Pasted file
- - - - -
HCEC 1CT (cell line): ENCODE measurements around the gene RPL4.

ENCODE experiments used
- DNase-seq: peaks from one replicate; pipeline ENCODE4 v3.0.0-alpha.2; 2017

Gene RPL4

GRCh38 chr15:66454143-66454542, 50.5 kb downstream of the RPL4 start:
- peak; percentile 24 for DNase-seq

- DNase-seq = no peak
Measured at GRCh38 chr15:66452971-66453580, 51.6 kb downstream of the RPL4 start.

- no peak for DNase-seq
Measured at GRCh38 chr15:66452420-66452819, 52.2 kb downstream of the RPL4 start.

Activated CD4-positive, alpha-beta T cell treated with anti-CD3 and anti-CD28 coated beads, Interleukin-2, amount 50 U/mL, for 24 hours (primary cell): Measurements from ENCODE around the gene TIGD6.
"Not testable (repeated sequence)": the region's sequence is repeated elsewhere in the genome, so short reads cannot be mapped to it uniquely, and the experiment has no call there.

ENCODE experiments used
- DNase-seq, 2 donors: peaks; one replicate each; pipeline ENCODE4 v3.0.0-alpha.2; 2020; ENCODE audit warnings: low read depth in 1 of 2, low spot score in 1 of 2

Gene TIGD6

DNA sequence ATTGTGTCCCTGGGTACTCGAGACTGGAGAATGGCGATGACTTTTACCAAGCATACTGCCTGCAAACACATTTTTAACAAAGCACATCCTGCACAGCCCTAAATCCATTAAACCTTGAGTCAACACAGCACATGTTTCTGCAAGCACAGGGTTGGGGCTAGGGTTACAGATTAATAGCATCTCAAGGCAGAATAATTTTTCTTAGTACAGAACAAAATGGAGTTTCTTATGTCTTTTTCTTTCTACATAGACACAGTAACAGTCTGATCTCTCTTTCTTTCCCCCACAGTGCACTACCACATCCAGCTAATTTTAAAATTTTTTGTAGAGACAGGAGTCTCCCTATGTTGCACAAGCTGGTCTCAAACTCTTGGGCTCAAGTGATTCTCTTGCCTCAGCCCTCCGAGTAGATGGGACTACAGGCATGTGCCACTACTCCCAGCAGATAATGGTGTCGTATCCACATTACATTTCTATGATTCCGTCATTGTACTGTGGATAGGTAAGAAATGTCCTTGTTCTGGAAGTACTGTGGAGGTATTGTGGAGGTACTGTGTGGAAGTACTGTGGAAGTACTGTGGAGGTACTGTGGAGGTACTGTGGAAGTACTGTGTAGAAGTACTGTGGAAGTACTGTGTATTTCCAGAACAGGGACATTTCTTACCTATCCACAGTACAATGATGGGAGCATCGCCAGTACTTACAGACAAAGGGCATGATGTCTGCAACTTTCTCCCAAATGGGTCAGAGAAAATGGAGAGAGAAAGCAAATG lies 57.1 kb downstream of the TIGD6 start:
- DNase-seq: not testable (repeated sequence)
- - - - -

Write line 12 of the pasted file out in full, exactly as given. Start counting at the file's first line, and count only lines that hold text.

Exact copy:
"Not testable (repeated sequence)": the region's sequence is repeated elsewhere in the genome, so short reads cannot be mapped to it uniquely, and the experiment has no call there.